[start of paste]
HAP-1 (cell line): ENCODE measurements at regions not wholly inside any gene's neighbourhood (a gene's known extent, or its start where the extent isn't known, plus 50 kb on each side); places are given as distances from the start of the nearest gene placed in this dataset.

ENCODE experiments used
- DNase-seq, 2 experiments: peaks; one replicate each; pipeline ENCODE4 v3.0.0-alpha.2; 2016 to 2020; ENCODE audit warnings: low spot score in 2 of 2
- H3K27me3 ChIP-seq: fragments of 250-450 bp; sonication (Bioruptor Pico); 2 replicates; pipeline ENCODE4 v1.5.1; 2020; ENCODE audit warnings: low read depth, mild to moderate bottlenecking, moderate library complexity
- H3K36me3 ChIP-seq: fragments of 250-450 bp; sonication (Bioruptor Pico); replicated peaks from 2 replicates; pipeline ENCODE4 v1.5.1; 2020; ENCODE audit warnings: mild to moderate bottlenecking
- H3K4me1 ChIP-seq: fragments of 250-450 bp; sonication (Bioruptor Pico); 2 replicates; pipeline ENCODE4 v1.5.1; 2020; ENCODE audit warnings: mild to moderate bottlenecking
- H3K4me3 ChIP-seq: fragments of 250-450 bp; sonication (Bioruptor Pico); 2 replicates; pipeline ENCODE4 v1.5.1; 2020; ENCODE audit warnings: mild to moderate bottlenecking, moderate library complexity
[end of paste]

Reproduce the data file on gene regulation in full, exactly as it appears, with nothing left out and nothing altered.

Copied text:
HAP-1 (cell line): ENCODE measurements at regions not wholly inside any gene's neighbourhood (a gene's known extent, or its start where the extent isn't known, plus 50 kb on each side); places are given as distances from the start of the nearest gene placed in this dataset.

ENCODE experiments used
- DNase-seq, 2 experiments: peaks; one replicate each; pipeline ENCODE4 v3.0.0-alpha.2; 2016 to 2020; ENCODE audit warnings: low spot score in 2 of 2
- H3K27me3 ChIP-seq: fragments of 250-450 bp; sonication (Bioruptor Pico); 2 replicates; pipeline ENCODE4 v1.5.1; 2020; ENCODE audit warnings: low read depth, mild to moderate bottlenecking, moderate library complexity
- H3K36me3 ChIP-seq: fragments of 250-450 bp; sonication (Bioruptor Pico); replicated peaks from 2 replicates; pipeline ENCODE4 v1.5.1; 2020; ENCODE audit warnings: mild to moderate bottlenecking
- H3K4me1 ChIP-seq: fragments of 250-450 bp; sonication (Bioruptor Pico); 2 replicates; pipeline ENCODE4 v1.5.1; 2020; ENCODE audit warnings: mild to moderate bottlenecking
- H3K4me3 ChIP-seq: fragments of 250-450 bp; sonication (Bioruptor Pico); 2 replicates; pipeline ENCODE4 v1.5.1; 2020; ENCODE audit warnings: mild to moderate bottlenecking, moderate library complexity